How about Debussy? The first music heard in the extended Honda commercial Super Cub is his thundering first “Arabesque.” Later in the first episode, when the protagonist goes on her first night ride, she putts along to the pounding beat of “Clair de lune.” Over the course of the twelve episodes there is more Debussy, plus additional piano music by composers from Beethoven to Schumann.1

Against my better judgement, I’ve taken out a membership at Crunchyroll again. While most current shows look like isekai drivel, there are some recent offerings that might be worth my time. Atomic Fungus liked Super Cub, so I started with that.

High school student Koguma states at the beginning of the first episode that “I have no parents. No money, either. Nor do I have any hobbies, anyone I can call a friend, or any goals for the future.” One day, after struggling up a long slope on her bicycle once too often, she stops by a motorcycle shop, where she purchases a Honda Super Cub for a suspiciously low price. One of her classmates turns out to be a Cub enthusiast, and suddenly the emotionally withdrawn Koguma has a friend. Over the course of the series Koguma learns how to ride and maintain her bike, finds a summer job, solves various problems associated with riding a motorcycle, and gradually becomes a more competent and sociable individual.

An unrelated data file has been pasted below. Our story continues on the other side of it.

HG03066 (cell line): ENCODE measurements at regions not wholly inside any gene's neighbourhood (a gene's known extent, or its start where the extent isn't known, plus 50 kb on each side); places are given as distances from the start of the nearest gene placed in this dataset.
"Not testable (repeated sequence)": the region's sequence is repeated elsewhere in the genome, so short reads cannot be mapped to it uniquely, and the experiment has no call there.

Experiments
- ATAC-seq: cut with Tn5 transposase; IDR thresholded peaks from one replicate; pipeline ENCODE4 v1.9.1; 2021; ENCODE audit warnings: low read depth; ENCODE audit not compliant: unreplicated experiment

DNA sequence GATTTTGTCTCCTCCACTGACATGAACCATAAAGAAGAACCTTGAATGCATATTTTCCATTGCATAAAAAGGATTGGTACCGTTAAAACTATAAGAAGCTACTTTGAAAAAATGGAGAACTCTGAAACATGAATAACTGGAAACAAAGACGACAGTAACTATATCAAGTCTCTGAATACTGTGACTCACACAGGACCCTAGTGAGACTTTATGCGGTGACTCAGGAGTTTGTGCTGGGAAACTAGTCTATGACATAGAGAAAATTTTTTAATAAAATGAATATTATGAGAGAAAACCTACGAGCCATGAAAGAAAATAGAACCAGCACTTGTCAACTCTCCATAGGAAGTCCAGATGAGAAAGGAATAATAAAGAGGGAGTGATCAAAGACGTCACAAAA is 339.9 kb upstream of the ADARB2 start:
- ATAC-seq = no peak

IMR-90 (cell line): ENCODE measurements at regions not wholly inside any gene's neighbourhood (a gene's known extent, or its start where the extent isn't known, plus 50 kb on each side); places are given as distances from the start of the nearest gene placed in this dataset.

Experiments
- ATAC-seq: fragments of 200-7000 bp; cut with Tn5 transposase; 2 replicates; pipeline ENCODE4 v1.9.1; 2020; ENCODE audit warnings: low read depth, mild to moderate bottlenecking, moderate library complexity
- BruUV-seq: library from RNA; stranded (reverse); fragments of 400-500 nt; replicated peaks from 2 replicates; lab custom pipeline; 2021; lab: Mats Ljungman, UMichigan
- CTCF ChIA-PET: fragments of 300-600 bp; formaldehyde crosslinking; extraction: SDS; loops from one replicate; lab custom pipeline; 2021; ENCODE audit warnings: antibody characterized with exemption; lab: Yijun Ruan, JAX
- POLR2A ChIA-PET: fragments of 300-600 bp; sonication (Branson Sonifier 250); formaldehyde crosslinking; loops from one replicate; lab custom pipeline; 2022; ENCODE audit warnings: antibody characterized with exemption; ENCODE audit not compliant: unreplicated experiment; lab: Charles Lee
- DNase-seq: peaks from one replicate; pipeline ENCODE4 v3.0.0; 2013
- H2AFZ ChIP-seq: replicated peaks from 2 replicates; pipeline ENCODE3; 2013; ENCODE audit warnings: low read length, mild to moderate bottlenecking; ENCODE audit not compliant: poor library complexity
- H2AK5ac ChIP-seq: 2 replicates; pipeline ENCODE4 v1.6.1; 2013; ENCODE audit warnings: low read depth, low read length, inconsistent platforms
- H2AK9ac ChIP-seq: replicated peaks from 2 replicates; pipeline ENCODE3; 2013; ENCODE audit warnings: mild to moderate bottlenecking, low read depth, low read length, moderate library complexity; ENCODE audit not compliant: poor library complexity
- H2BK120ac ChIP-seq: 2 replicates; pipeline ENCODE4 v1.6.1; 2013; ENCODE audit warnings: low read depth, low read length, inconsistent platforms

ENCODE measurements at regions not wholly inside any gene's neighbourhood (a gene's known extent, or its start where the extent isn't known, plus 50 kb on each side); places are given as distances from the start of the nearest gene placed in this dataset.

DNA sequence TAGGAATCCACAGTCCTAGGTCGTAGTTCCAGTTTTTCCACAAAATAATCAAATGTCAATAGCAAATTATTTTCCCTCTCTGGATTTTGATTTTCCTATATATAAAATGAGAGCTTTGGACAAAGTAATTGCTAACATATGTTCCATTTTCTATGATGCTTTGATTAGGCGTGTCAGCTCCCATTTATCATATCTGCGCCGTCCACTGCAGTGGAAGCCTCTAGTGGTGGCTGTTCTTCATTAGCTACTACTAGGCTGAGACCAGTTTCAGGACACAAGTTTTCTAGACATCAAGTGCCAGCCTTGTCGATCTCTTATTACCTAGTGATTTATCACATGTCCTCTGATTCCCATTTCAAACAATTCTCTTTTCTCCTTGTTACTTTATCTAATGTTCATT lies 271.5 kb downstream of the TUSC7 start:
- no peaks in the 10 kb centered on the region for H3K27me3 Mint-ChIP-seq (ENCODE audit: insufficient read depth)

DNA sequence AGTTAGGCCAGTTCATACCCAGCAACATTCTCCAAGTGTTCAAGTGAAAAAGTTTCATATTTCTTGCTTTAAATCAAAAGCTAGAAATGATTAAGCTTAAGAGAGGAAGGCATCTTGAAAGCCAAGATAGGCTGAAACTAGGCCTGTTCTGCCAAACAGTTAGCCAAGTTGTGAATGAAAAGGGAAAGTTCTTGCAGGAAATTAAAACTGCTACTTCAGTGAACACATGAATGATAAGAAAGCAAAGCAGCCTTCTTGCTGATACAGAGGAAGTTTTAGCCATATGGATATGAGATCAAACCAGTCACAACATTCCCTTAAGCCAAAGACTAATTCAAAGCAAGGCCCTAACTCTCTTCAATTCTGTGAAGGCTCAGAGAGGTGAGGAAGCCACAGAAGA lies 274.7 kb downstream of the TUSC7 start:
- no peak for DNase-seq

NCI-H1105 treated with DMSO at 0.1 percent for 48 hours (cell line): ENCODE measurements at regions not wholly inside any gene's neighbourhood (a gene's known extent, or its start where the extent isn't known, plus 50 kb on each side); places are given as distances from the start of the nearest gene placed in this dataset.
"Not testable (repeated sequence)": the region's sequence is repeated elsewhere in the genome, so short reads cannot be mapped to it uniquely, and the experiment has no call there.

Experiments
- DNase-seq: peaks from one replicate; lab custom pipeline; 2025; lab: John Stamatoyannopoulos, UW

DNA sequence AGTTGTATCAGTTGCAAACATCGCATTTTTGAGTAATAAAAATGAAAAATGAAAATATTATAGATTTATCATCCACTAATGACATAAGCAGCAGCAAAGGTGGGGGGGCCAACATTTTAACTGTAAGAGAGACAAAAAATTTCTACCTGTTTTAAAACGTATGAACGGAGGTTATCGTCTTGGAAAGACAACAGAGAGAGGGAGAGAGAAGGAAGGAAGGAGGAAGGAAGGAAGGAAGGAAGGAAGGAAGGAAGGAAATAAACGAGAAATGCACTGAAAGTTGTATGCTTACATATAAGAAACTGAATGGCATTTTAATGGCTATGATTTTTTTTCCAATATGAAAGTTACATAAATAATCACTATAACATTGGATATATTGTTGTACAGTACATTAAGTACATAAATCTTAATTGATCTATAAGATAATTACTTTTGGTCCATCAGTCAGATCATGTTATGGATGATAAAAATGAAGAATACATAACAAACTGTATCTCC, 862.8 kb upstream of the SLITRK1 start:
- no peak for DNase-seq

The series it most resembles is laid-back Yurucamp, with girls doing outdoorsy things, and featuring an introverted central character. There are significant differences, though. Yurucamp‘s Rin is a fundamentally healthy person who enjoys solitude, while Koguma’s isolation at the beginning of Super Cub is nearly pathological. The art and character designs in Yurucamp are more cartoony and the characters themselves more boisterous than their counterparts in Super Cub. And there is no Debussy in Yurucamp. Still, if you enjoyed watching Rin and the Outdoor Activities Club, Super Cub is worth checking out.

I can’t give the show an unreserved recommendation. In the tenth episode, after a snowfall Koguma and her fellow Cub enthusiast frolic on their motorbikes on a snowy field, taking lots of spills. Perhaps it’s not as dangerous as it looks, but it seems like an excellent way to break arms and collar bones. Immediately after that, another girl falls into a stream in freezing weather and calls Koguma for help. Rather than summon emergency services, Koguma carries the barely-conscious girl to her apartment on her motorbike and revives her there. The girl survives and her family is grateful to Koguma, but Koguma’s heroics nearly killed the poor girl.2 If you watch Super Cub, I suggest you stop at the middle of the tenth episode and skip to the twelfth.